Russia’s Efforts to Destabilize Bosnia and Herzegovina
Photo Credit: Fredy Thuerig / Shutterstock
More than 20 years have passed since the United States brokered the Dayton Peace Accords to end the conflict that ravaged Bosnia and Herzegovina (BiH) after the collapse of Yugoslavia. The peace agreement ended the war, but the country remains bedeviled by old demons, particularly nationalist political leaders who capitalize on and fuel ethnic tensions between Bosniaks (Bosnian Muslims), Bosnian Croats, and Bosnian Serbs. That ethnic tensions persist may not be all that surprising, but addressing the problem requires the recognition that the Russian government is exploiting and exacerbating them.
The Kremlin’s strategic objective in the Western Balkans is to block aspiring nations from joining the EU and NATO. Most well known is Moscow’s attempt to organize a coup in Montenegro. Although their efforts ultimately failed to overthrow the pro-NATO government or block the country’s eventual accession into the Alliance, the Kremlin sent a message that it is willing to undermine legitimate governments and the rights of the Balkan peoples to choose their own destiny. To stymie BiH’s Western integration, Russia is destabilizing the country through a number of means: using local media to disseminate pro-Kremlin narratives; training a Bosnian Serb paramilitary unit; acquiring ownership in strategic industries; and, supporting politiciansand groups loyal to Moscow and hostile to the EU and NATO.
Russian-Sponsored Media Foment Anti-Western Sentiments
In recent years, the Kremlin has amplified its propagandistic media in the Western Balkans, significantly targeting the ethnic Serb population not only in Serbia, but also in Bosnia and across the region. In 2015, Russia Today launched Sputnik Srbija news website and radio with its headquarters in Belgrade, and in January 2018, Russia Beyond the Headlines — a news supplement sponsored by the Kremlin — launched a Serbian-language version of its mobile application called RBTH Daily. These Russian outlets play to the historical and cultural ties between Russians and Serbs, primarily promoting shared ethnic Slavic and Orthodox religious identity, while also reinforcing the idea that Russia is their only true ally and that Serbs should not want the countries of the region (Serbia, BiH, Montenegro) to join Western institutions. Their narratives are then picked up and amplified by sympathetic local commentators and media organizations in the region. Prominent Kremlin narratives include stories that memorialize the NATO bombing of Belgrade to keep public opinion stridently against the Alliance; promote conspiracy theories about Western plots to destroy Serb national identity; deify Serb war criminals; glorify Vladimir Putin and the Russian military; and present Russia as the savior of Serbs, including in the ethnic Serb-majority entity Republika Srpska (RS) in Bosnia. With the Bosnian elections coming in October 2018, analysts at Jane’s 360 have detected a sudden increase in activity by Twitter accounts promoting pro-Russian narratives while also advocating for separatism in Republika Srpska.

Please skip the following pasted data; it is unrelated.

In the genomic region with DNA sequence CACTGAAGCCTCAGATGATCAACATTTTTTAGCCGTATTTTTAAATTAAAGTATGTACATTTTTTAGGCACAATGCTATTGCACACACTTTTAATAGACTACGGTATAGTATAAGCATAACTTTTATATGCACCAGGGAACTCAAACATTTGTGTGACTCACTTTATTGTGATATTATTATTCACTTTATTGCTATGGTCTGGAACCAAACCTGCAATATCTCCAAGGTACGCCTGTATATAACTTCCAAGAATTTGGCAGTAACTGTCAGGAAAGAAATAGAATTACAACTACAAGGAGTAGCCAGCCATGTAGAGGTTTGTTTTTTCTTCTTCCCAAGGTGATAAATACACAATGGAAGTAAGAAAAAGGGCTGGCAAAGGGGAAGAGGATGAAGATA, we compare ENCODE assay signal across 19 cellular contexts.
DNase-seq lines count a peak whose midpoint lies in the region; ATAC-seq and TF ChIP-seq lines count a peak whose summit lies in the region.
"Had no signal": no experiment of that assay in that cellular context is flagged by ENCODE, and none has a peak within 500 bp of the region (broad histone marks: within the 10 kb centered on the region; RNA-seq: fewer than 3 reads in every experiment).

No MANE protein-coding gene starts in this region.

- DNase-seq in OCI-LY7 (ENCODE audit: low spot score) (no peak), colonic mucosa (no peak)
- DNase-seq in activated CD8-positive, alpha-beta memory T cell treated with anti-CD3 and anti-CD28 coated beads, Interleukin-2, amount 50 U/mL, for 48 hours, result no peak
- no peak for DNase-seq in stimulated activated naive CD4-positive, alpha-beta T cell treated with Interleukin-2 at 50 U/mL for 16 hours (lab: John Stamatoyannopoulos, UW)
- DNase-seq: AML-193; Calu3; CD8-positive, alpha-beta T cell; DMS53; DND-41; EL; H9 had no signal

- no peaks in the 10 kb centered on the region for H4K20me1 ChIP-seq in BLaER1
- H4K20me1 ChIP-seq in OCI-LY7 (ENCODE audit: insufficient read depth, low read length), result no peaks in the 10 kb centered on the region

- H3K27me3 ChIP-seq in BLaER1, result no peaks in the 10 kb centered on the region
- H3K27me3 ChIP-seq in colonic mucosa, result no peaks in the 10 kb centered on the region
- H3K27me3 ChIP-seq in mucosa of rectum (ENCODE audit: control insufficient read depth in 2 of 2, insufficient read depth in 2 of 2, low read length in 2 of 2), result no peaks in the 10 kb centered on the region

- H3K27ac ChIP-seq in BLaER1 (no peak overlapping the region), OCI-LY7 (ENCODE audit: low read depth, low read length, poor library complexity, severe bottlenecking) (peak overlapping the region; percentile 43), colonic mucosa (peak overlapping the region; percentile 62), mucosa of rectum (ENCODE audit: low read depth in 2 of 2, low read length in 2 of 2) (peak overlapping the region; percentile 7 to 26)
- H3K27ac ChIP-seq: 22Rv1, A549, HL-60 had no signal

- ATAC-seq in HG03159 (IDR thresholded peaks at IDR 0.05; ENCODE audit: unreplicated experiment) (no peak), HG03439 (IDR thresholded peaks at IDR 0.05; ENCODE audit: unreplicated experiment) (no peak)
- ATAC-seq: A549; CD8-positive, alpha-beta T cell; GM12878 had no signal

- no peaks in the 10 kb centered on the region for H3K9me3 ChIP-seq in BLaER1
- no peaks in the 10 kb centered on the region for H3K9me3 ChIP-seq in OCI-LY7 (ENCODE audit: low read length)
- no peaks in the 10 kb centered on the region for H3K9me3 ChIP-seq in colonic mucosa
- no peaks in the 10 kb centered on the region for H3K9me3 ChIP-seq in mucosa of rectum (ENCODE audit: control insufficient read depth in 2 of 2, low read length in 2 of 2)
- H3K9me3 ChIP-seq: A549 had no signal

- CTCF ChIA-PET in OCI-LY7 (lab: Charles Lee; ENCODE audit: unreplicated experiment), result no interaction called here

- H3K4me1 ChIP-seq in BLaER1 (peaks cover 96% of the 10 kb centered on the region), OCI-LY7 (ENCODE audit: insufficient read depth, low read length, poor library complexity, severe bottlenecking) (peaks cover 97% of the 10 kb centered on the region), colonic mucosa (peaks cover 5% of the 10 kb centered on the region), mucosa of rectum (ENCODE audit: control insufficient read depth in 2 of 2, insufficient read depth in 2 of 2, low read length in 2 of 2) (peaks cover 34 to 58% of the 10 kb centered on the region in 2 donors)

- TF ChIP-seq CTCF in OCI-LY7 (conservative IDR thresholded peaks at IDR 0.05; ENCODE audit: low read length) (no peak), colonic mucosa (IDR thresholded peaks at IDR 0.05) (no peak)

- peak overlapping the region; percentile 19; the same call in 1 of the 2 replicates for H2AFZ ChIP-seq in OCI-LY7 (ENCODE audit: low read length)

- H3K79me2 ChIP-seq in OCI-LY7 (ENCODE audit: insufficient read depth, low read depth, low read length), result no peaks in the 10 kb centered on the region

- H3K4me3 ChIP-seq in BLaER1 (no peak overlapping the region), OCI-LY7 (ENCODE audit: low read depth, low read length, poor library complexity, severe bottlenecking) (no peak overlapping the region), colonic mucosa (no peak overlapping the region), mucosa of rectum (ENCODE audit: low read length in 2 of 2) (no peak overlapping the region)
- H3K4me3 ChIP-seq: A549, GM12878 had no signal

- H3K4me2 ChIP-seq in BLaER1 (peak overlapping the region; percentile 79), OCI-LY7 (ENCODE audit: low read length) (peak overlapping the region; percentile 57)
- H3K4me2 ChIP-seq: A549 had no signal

Russian Support for RS Separatism Takes Many Forms
RS President Milorad Dodik has been doing his utmost to undermine BiH’s Euro-Atlantic integration, BiH’s state-level government, and, potentially, BiH’s territorial integrity. For years Dodik has threatened to hold a referendum on the RS’ secession from BiH. Although he has yet to follow through, the mere idea of it is destabilizing for the country. Vladimir Putin has consistently supported Dodik. The two leaders met at least eight times in the past three years, most notably in the days leading up to the Bosnian general elections and in September 2016 on the eve of the controversial referendum to reinstate a Republika Srpska national day that was banned by the BiH Constitutional Court. Dodik uses loyal media in the entity to promote his meetings with Putin, who remains popular with the RS electorate (the local media’s portrayal of Putin as a strong leader and protector of Serbs surely does not hurt his popularity).
The most recent revelation in the Dodik-Kremlin relationship is the existence of a Russia-trained paramilitary force resembling former Serb militias that were active during the Bosnian war. The Bosnian news website Žurnal published a report in January alleging that Dodik personally organized the paramilitary force, which is known as Serbian Honor. The alleged purpose of Serbian Honor is to protect the RS President in the unlikely event of armed opposition during the 2018 elections. The same day of the report, Bosnian Minister of Security Dragan Mektic confirmed to local media that there was indeed a paramilitary force recruiting and operating in Republika Srpska and that Bosnian intelligence and security services had been aware of their presence and activities.
Žurnal also reported that the members of Serbian Honor had undergone training at the Russian-Serbian Humanitarian Centre in the Serbian city of Niš, which Russia has insisted is only used for purely humanitarian purposes. Some Western intelligence agencies have long suspected the center is used to conduct espionage as well. (Far-right Serbs now seek to open a sister Russian center in Vojvodina in Serbia’s northern region that has historically had some autonomy from Belgrade.) The RS paramilitary troops also underwent training at camps in Russia and in battle while fighting alongside separatist units in Eastern Ukraine. Bojan Stojkovic, one of the leaders of Serbian Honor, was trained in Moscow as a Serbian paratrooper. Stojkovic’s Instagram profile is filled with praise for Russian President Putin, to whom he referred as “a president worth dying for,” and while he denied having been trained in Russia, he freely stated that he was awarded the Russian Federation medal for “running anti-NATO protests in Serbia.” Stojkovic calls himself the “bright hope of Orthodoxy” and claims that the group is engaged in “humanitarian work,” despite public photos on social media networks showing Serbian Honor members dressed in military gear with black masks and carrying sniper rifles.